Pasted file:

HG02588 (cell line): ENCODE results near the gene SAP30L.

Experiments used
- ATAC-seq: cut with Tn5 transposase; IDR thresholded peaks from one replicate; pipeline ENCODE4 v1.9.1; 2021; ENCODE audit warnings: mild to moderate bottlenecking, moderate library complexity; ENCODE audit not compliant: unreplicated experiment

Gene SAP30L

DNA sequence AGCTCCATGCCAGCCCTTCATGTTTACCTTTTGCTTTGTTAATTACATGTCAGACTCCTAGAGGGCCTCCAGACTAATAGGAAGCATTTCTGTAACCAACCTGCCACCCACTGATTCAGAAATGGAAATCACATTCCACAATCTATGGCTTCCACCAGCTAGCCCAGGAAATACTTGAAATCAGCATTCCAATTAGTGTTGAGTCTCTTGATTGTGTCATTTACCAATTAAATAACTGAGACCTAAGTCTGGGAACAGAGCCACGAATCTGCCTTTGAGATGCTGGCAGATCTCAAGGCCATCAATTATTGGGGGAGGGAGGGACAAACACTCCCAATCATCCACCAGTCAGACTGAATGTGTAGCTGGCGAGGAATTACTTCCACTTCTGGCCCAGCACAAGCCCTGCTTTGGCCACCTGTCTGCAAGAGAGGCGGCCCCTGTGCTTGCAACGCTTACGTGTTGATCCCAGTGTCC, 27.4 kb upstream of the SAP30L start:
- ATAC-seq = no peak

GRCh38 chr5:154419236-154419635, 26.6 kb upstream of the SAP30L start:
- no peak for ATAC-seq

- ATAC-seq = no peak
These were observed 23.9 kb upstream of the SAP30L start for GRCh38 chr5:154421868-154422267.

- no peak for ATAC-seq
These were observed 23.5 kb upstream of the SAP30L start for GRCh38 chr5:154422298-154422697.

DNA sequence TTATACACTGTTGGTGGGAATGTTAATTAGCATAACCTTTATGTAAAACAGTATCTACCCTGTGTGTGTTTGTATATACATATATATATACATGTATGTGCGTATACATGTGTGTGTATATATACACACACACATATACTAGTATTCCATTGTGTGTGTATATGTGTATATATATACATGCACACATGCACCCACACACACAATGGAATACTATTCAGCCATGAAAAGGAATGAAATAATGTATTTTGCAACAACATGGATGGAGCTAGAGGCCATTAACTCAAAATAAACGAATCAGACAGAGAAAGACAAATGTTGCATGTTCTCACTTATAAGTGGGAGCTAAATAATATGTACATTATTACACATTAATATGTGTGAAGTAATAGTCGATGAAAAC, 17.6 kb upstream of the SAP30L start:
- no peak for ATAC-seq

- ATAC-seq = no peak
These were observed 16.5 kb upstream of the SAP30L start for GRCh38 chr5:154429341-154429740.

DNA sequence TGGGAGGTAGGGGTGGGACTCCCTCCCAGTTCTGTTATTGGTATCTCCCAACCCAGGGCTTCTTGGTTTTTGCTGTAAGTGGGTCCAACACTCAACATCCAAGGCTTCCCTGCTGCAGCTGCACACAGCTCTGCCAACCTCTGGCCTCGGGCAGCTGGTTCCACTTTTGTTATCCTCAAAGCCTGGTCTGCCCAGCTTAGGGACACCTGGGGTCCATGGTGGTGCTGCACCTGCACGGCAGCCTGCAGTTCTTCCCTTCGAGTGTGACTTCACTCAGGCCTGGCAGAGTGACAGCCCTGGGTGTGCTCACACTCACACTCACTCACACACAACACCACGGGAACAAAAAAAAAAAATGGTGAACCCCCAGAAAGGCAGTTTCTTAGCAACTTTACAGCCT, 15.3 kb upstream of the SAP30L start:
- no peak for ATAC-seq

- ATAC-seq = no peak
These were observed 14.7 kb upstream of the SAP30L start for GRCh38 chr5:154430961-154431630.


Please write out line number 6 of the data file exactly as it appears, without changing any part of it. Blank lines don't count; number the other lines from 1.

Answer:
- ATAC-seq = no peak